A new paradigm between dentistry and medicine is now developing regarding patient care. As the oral systemic connection is more clearly understood, dentists who are trained in diagnosing oral and periodontal disease will play a greater role in the overall health of their patients. Many times, the first signs of unnatural systemic health conditions reveal themselves in changes within the oral cavity. Medical histories should be carefully reviewed when “at risk” patients are identified. A comprehensive Periodontal Risk Evaluation should be performed and results should be sent to the patient’s treating physician(s).
Physicians will play a more active role in the oral systemic connection. They will screen at-risk patients for the common signs of periodontal disease, which include bleeding gums, swollen gums, pus, shifting teeth, chronic bad breath and family history of periodontal disease. When appropriate, they will refer them to dentists and periodontists who are uniquely qualified to evaluate and treat their patient’s oral conditions. This new era of interdisciplinary dental/medical cooperation will undoubtedly result in improved patient health, as well as an improvement in overall patient longevity.
Goals of Oral Screening
Clinicians can perform a thorough and systematic oral, head, and neck exam in a medical setting.
Oral Exam Check Off List
When was you last dental visit?
Do you have any pain or sensitivity?
Do you have any new lumps or bumps in your mouth or neck?
Do your gums bleed when you floss or brush your teeth?
Do you or your family have a history of periodontal disease?
Do you have any teeth you can’t bite down on due to discomfort?
Signs of Periodontal disease
Sore or swollen gums
Chronic bad breath
Pus around teeth
Pain upon chewing
Recent bite change
Spaces between teeth
Food accumulation in gums
Oral signs of insulin resistance
Four or more missing teeth
23% of periodontal pockets , 5mm and bleeding
A1C 5.7 or greater
Examples of Red Flag Conditions
Oral Cancer of the tongue
Oral Cancer of the lip
1. Healthy Gums
2. Early Stage of Gum Disease (Gingivitis) – can be cured by brushing and flossing to remove the plaque build-up causing the problem.
3. Later Stage of Gum Disease – can no longer be fixed by brushing and flossing, it needs to be taken to a dentist as soon as possible!
1. Healthy Teeth
2. Medium sized cavities (holes) caused by tooth decay
3. Large cavities caused by tooth decay – can be fixed, although may need root canal treatment and the teeth will be weakened for life.
Appropriate referrals are an integral part of complete quality health care management. Referrals should be based on the education, training, interest, and experience of the referring dentist and the unique needs of the patient. Dentists and physicians are expected to recognize the extent of the treatment needs of their patients and when referrals are necessary. Dr. McClatchie is a knowledgeable dentist who is able to co-treat patients for optimal care. Additionally, many patients seen are in need for primary care physicians and/or specialists. As an advocate for her patients, Dr. McClatchie recommends that her patients visit their physicians when signs/symptoms of disease are seen at her office, or if the patient presents high risk factors.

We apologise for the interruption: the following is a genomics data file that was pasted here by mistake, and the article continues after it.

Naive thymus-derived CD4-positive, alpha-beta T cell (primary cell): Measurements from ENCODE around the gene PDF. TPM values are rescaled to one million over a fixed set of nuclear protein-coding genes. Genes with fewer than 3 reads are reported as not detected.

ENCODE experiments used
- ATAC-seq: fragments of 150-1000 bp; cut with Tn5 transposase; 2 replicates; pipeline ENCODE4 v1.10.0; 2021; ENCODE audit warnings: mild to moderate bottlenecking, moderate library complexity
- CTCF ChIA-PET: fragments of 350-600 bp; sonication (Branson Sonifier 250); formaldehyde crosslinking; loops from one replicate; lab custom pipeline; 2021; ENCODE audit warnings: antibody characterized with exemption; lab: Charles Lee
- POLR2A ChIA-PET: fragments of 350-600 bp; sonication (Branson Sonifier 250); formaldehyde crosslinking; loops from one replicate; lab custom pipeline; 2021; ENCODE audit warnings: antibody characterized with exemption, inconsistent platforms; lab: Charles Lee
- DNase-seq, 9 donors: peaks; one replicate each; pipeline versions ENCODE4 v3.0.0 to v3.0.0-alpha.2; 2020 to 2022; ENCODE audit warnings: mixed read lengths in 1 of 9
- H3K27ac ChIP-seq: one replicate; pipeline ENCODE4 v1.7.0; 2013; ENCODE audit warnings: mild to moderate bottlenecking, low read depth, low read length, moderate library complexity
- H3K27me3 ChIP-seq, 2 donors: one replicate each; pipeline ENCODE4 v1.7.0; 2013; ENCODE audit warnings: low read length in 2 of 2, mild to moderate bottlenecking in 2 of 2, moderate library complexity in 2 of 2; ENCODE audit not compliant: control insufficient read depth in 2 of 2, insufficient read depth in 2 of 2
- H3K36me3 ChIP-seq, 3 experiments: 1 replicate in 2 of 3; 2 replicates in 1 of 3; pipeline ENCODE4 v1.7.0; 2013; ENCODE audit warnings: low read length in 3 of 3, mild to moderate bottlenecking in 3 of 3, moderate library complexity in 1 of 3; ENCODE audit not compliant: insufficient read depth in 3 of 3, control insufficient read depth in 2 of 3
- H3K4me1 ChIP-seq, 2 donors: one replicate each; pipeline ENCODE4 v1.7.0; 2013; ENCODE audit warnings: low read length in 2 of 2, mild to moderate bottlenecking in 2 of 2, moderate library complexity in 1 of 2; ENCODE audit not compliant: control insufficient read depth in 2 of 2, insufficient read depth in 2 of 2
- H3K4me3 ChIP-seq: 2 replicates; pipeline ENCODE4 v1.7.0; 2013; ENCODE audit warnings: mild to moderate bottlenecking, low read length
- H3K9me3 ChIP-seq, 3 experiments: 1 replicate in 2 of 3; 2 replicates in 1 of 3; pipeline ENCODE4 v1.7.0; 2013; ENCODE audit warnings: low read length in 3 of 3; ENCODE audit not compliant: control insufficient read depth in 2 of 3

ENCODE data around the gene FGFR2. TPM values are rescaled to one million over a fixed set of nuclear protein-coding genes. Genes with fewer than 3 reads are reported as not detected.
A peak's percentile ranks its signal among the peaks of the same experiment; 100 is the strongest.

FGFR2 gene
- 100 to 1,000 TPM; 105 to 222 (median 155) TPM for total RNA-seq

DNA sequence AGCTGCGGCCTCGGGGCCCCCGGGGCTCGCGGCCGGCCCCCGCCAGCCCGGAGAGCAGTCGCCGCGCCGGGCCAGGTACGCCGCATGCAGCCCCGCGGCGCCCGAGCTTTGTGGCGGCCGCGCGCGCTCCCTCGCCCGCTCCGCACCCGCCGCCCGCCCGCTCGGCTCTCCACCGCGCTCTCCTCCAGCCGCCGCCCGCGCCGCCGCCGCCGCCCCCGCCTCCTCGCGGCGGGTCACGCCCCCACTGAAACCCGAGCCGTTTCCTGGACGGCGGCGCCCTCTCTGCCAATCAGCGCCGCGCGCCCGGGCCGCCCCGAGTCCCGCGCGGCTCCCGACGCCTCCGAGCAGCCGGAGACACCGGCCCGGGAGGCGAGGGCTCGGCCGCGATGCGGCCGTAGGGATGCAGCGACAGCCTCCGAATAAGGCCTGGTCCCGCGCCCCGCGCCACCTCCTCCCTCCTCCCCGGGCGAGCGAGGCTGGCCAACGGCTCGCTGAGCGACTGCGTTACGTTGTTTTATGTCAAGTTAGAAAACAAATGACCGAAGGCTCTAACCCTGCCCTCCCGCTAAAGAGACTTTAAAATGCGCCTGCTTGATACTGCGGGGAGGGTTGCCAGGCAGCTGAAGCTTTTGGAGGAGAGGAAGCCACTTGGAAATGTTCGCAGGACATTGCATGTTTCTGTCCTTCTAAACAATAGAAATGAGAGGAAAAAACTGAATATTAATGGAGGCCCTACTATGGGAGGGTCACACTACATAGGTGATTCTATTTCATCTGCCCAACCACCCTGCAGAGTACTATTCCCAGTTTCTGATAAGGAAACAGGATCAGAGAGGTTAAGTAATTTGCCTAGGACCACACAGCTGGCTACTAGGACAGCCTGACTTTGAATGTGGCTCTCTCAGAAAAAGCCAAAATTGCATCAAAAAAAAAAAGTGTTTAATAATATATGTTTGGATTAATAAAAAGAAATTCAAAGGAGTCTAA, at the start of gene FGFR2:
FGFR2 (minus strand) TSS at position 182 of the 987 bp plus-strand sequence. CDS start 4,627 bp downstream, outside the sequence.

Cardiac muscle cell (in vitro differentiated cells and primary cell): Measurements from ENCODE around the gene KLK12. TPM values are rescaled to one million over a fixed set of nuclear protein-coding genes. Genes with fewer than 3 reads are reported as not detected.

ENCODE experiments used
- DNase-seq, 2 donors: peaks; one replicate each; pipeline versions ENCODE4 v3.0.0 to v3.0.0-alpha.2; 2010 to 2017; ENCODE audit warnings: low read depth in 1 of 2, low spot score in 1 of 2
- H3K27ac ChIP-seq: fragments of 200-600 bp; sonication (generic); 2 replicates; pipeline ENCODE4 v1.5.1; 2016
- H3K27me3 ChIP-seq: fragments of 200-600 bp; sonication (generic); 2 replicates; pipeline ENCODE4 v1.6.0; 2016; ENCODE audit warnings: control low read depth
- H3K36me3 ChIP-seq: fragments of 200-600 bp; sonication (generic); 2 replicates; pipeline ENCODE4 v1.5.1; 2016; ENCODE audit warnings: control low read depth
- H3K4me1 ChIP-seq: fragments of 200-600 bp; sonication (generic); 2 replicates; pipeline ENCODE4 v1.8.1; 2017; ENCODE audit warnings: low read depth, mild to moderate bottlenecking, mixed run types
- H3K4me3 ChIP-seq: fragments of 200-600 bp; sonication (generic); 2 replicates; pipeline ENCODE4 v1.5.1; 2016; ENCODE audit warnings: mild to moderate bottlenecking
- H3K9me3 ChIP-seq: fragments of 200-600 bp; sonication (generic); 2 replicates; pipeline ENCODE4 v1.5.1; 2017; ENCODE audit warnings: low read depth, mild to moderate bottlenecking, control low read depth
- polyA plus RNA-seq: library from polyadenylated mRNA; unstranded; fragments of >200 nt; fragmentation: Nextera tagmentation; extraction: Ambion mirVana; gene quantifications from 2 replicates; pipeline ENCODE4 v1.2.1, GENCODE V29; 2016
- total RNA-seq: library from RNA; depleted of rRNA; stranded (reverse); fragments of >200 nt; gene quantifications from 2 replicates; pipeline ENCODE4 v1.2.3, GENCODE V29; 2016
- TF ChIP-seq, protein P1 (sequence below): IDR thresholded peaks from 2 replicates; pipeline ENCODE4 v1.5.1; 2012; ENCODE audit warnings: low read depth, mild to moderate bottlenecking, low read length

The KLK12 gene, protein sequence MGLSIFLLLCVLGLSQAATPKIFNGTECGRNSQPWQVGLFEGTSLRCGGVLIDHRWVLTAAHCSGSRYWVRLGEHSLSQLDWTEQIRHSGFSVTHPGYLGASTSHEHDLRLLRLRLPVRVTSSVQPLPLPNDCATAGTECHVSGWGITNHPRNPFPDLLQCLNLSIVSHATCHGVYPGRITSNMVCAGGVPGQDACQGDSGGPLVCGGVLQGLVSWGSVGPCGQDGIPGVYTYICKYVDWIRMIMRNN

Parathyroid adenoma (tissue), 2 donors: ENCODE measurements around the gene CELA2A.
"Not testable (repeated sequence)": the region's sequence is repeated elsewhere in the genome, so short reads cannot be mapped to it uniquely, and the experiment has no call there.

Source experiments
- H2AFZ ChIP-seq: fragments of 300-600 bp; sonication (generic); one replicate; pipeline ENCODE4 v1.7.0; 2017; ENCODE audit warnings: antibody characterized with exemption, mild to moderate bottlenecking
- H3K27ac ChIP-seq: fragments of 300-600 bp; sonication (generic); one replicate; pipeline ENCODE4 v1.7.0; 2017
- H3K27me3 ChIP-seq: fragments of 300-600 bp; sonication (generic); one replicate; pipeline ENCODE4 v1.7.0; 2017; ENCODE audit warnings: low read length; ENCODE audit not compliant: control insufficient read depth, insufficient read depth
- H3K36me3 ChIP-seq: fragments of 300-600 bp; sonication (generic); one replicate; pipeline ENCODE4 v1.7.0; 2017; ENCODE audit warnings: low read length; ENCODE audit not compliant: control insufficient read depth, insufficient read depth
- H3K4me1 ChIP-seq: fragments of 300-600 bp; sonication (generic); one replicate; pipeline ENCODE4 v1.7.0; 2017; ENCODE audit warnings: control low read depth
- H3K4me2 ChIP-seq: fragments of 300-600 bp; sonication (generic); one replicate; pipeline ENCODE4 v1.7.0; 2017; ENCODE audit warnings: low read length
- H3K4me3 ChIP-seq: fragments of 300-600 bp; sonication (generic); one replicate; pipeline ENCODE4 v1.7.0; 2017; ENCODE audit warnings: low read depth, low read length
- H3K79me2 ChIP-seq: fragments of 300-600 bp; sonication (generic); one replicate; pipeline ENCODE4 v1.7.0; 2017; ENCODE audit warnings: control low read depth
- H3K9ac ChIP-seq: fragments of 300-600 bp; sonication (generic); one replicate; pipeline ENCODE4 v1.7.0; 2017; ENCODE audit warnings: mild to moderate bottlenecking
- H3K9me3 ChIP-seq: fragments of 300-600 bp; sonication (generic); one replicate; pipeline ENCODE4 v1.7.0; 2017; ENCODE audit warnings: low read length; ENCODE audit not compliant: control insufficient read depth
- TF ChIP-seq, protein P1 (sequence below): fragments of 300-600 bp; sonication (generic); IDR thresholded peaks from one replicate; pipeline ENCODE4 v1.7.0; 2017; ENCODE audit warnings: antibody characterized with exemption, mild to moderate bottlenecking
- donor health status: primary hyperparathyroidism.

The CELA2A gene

As a proud member of The American Academy for Oral Systemic Health, AAOSH, Dr. McClatchie is dedicated to its mission as she has personally seen the relationship between the mouth and the body. AAOSH is an organization of health care professionals dedicated to the relationship of oral health and whole body health. The mission of AAOSH is to create relationships between all healthcare professions, resulting in better patient care and quality of life. In order to complete this, changing public and professional awareness of the mouth-body health link is necessary.
AAOSH demonstrates and shows the connection of the mouth with the body and uses this to teach. AAOSH not only concentrates on educating the health care professional, but also the general public and patients as well. The members of this organization are passionate in their education of medical and dental professionals to bridge the gap between these areas of concentration. AAOSH uses current and emerging science and technology to demonstrate the ever growing knowledge of the oral-systemic link. This will benefit millions of people, and better grow the knowledge of health care providers.
It has been seen that long term infections in the mouth increase systemic functions and affect entire body functions. The mouth is said to be the doorway of the mouth as everything that is consumed/taken in first must be introduced to the environment of the mouth.
Sleep apnea and oral airway, TMD and headaches, dental caries, and oral cancer are all functions of the mouth that play a role in the health of the body. These factors of the mouth and many more show how important it is to consider the role that the mouth has on the rest of the body, as prevention and treating oral and systemic diseases are linked together in more ways than have ever been seen.
Oral Health needs a new definition. And it should be supported by all medical professionals that are dedicated to working and learning together in a spirit of collaborative cooperation. Patients will enjoy the resulting benefits of improved oral and general health, healing, longevity and wellness.